The observed and expected 95% confidence level (CL) limits on the cross-section times branching ratio to diboson final states for the Heavy Vector Triplet (W', Z') scenario, compared to the theoretical predictions for the HVT model-A (red line) and model-B (purple line). (Image: ATLAS Experiment/CERN)

ATLAS has published hundreds of studies of LHC data, with the Higgs boson discovery being perhaps the best known. Amongst the Run 1 searches there was one which stood out: the diboson excess. This was a search for a particle like a W boson but much heavier, decaying into a WZ pair, which then decay into leptons or quarks. The data in the all-quark search showed an excess at 2 TeV, with a local significance of 3.4 sigma (2.5 sigma global significance when the “look-elsewhere” effect is considered). And at the other side of the LHC ring, CMS data seemed to show a small excess at the same place.

This sort of search is rather new. At previous hadronic colliders, the decay of W and Z bosons to quarks has been extremely difficult to observe over the background of quark jets produced directly in the proton collisions. But at the LHC, hadronic boson reconstruction has become a standard tool. Could it be a 2 TeV W' boson? Maybe – but a combination of several W/Z boson decay modes dampened enthusiasm as the other channels showed no excess. Nevertheless, expectations for 2015 were high.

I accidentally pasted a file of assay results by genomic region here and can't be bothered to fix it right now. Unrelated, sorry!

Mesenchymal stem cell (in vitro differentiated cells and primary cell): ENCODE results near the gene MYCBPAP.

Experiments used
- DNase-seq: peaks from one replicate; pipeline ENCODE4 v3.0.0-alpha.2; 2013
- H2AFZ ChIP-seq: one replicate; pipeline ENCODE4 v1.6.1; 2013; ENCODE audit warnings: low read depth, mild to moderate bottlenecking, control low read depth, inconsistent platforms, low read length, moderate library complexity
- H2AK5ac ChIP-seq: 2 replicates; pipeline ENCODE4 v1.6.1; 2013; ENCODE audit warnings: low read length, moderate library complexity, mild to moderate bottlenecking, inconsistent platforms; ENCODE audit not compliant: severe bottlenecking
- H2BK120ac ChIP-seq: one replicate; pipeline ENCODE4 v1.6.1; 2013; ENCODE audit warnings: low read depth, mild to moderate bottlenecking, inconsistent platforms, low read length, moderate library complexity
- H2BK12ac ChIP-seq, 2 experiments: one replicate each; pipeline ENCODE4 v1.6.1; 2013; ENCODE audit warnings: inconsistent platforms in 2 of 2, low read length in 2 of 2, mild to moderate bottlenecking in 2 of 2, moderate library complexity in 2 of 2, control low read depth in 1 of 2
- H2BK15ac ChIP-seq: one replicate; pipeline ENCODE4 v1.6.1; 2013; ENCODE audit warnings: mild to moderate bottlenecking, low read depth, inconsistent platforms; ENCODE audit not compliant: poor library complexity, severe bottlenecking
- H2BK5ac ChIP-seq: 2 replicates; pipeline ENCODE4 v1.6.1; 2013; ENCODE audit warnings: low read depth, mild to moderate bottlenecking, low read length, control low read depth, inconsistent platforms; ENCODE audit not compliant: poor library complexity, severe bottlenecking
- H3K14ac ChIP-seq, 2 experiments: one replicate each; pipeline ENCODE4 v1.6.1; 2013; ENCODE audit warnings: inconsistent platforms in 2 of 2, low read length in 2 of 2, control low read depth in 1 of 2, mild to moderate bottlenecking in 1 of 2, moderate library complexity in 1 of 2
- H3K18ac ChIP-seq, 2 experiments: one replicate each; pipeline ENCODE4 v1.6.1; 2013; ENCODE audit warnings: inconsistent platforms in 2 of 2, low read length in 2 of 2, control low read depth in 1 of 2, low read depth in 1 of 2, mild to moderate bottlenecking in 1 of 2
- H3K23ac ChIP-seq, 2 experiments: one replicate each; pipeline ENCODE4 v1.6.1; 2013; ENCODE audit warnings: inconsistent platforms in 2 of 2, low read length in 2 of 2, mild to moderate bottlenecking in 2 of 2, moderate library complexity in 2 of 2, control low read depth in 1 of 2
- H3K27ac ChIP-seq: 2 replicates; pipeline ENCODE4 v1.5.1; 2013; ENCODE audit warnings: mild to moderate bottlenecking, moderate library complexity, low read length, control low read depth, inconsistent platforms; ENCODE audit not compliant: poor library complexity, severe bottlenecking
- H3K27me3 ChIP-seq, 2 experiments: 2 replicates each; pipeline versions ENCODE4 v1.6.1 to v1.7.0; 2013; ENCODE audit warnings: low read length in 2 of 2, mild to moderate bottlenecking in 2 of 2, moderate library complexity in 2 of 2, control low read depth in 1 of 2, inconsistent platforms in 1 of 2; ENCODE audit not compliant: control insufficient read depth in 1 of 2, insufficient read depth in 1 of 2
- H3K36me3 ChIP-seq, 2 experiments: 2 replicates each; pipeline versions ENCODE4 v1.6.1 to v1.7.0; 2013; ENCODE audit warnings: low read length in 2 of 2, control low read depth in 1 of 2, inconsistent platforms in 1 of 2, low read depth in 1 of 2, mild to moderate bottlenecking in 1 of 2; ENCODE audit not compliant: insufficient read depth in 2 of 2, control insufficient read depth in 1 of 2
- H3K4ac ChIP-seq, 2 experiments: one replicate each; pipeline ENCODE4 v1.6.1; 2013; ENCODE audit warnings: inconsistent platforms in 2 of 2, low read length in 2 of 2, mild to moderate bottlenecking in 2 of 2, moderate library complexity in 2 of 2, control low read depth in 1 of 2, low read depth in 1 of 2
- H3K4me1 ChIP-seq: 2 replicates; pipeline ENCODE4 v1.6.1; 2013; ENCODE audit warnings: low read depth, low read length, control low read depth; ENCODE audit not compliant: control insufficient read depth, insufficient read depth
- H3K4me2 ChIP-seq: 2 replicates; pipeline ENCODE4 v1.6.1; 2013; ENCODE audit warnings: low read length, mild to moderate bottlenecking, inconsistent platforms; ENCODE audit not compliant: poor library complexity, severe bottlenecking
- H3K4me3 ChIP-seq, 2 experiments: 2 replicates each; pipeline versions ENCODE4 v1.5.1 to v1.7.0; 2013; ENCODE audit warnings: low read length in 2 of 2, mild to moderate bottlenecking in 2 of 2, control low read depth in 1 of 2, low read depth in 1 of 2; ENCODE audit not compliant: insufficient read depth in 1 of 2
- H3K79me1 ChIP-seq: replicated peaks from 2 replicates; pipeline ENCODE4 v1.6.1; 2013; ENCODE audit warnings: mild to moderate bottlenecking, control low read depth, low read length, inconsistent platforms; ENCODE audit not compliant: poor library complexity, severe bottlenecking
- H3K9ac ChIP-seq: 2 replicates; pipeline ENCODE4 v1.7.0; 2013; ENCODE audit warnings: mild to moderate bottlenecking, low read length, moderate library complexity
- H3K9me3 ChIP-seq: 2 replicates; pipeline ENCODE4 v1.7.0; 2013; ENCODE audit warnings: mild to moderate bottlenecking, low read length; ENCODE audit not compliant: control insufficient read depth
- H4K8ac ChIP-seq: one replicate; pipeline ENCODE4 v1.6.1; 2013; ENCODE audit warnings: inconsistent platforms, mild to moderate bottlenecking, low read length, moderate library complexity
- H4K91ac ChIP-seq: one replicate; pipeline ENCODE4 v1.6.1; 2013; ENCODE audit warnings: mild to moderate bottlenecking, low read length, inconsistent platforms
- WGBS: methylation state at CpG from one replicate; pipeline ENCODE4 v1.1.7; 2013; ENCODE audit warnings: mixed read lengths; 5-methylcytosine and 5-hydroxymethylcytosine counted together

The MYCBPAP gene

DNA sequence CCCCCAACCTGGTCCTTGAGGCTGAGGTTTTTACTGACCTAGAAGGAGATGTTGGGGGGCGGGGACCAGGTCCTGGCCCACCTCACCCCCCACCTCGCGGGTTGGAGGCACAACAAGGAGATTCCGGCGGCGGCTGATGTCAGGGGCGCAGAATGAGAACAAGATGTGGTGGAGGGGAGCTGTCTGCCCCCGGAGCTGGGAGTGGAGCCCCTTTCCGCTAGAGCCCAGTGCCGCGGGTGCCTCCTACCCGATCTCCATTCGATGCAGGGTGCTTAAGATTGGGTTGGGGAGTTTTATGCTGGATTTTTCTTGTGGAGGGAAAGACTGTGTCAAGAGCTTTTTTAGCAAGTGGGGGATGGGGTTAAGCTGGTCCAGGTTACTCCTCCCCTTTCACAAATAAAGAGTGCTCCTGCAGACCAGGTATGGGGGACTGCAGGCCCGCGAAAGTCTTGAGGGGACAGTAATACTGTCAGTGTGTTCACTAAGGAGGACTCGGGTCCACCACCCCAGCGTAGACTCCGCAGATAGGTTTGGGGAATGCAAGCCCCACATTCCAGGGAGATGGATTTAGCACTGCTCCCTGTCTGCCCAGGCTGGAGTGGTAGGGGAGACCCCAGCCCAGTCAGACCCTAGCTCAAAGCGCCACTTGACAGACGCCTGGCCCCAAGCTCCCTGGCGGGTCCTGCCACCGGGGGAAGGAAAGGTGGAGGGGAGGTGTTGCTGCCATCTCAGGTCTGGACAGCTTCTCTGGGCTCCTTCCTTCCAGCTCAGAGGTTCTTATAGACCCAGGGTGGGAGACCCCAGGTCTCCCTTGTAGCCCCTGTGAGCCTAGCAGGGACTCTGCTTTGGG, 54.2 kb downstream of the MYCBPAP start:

The combined search that has just been published is twice as sensitive to a 2 TeV W' boson as the 2012 result.

The increased LHC beam energy in 2015 meant that heavy objects would be made much more easily. Many possible decay modes of the W and Z were searched for – all but the fully leptonic mode, which is the rarest. The combined search that has just been published is twice as sensitive to a 2 TeV W' boson as the 2012 result.

This combination shows a remarkable understanding of the 2015 data, with delicate analyses demonstrating excellent agreement in control regions. The plot shows the limit set as a function of mass compared with expectation – and at 2 TeV the limit is very close to that expected from background. There is no sign of the 2012 peak.

The analyses have been thoroughly checked to ensure they are robust. So it seems this was just a statistical fluctuation – the known and expected laws of chance. As we consider today a similar situation in the 750 GeV diphoton resonance, we will soon find out if it is just chance or maybe something more…


  1. Search for high-mass diboson resonances with boson-tagged jets in proton-proton collisions at s√ = 8 TeV with the ATLAS detector (arXiv:1506.00962) (J. High Energy Phys. 12 (2015) 55): and
  2. Combination of searches for WW, WZ, and ZZ resonances in pp collisions at s√=8 TeV with the ATLAS detector (arXiv:1512.05099) (Phys. Lett. B 755 (2016) 285-305): and
  3. Searches for heavy diboson resonances in pp collisions at s√=13 TeV with the ATLAS detector (arXiv:1606.04833):
  4. Search for resonances in diphoton events at s√=13 TeV with the ATLAS detector (arXiv: 1606.03833):